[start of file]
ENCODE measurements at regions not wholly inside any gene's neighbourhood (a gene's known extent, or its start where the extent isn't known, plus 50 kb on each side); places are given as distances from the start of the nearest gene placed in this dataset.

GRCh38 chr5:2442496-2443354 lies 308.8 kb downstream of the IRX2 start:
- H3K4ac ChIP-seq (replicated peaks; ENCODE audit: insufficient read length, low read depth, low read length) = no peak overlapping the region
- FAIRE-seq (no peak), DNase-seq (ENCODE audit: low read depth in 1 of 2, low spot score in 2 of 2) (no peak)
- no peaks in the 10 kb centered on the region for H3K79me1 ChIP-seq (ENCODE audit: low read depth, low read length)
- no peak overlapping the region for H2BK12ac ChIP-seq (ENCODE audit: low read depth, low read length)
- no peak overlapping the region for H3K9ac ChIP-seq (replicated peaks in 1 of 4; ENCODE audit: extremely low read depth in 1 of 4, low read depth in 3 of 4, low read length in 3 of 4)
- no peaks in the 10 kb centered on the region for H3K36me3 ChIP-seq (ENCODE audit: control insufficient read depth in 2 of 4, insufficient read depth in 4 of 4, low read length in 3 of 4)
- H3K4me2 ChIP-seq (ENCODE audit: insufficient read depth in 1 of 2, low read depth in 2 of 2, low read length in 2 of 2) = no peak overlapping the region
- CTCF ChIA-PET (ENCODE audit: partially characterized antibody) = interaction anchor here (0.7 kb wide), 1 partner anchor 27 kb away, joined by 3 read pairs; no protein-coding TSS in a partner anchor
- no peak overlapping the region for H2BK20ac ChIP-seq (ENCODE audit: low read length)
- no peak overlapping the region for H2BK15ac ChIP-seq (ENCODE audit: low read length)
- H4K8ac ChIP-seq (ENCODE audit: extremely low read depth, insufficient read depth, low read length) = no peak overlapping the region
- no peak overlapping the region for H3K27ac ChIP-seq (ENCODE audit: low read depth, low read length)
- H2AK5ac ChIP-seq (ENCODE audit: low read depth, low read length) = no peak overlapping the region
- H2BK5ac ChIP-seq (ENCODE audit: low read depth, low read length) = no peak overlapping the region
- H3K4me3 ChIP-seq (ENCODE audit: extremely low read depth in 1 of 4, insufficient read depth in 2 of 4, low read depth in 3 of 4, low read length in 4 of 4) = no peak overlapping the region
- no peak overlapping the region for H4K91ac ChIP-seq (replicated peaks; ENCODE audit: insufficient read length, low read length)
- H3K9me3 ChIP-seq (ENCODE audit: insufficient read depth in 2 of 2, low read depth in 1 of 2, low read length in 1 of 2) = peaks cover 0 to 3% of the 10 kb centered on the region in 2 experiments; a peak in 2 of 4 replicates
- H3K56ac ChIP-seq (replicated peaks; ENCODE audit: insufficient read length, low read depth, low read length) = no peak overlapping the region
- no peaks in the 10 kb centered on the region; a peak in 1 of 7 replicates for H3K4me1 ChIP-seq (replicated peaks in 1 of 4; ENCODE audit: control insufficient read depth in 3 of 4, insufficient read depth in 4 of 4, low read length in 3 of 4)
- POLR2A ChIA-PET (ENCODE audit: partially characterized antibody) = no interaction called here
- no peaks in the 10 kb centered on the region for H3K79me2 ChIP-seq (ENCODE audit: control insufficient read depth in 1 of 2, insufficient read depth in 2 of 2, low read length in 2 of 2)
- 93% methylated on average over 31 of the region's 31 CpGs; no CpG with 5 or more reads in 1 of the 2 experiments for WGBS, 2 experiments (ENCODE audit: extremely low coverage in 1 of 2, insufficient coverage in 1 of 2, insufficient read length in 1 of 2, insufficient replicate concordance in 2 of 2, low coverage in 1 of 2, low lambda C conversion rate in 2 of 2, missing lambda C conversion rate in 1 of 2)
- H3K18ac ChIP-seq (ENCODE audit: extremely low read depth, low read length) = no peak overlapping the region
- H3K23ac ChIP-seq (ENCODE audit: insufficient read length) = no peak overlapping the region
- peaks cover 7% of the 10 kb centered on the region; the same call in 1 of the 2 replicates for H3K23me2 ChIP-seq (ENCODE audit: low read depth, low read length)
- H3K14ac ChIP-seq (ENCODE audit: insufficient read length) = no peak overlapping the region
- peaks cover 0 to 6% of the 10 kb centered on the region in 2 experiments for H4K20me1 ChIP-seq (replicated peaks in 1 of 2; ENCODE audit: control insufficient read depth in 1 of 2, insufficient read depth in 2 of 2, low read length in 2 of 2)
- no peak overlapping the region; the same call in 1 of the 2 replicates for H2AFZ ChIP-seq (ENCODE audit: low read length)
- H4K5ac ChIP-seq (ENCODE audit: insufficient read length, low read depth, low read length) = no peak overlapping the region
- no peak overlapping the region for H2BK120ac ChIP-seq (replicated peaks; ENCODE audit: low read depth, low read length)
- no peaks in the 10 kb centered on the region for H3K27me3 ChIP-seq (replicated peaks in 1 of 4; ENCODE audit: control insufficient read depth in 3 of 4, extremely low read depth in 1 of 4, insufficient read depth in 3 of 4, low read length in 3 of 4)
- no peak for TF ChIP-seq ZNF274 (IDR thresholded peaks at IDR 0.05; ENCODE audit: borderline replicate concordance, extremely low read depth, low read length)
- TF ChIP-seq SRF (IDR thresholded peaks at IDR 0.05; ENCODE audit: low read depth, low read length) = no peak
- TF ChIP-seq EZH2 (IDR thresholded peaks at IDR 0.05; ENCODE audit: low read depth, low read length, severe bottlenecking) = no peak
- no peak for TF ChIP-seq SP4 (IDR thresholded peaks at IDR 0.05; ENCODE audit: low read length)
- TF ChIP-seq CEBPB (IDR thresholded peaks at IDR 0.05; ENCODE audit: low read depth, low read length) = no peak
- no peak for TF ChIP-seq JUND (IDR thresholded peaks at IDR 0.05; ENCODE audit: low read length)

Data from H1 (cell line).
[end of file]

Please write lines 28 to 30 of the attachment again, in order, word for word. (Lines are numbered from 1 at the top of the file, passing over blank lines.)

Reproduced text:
- H3K14ac ChIP-seq (ENCODE audit: insufficient read length) = no peak overlapping the region
- peaks cover 0 to 6% of the 10 kb centered on the region in 2 experiments for H4K20me1 ChIP-seq (replicated peaks in 1 of 2; ENCODE audit: control insufficient read depth in 1 of 2, insufficient read depth in 2 of 2, low read length in 2 of 2)
- no peak overlapping the region; the same call in 1 of the 2 replicates for H2AFZ ChIP-seq (ENCODE audit: low read length)